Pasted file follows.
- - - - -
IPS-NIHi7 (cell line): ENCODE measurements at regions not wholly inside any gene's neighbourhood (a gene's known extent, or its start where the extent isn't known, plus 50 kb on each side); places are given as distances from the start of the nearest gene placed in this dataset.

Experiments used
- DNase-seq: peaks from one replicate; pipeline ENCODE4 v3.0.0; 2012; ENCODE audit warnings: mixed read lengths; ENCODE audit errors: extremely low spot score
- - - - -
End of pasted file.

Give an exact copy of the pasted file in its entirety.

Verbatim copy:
IPS-NIHi7 (cell line): ENCODE measurements at regions not wholly inside any gene's neighbourhood (a gene's known extent, or its start where the extent isn't known, plus 50 kb on each side); places are given as distances from the start of the nearest gene placed in this dataset.

Experiments used
- DNase-seq: peaks from one replicate; pipeline ENCODE4 v3.0.0; 2012; ENCODE audit warnings: mixed read lengths; ENCODE audit errors: extremely low spot score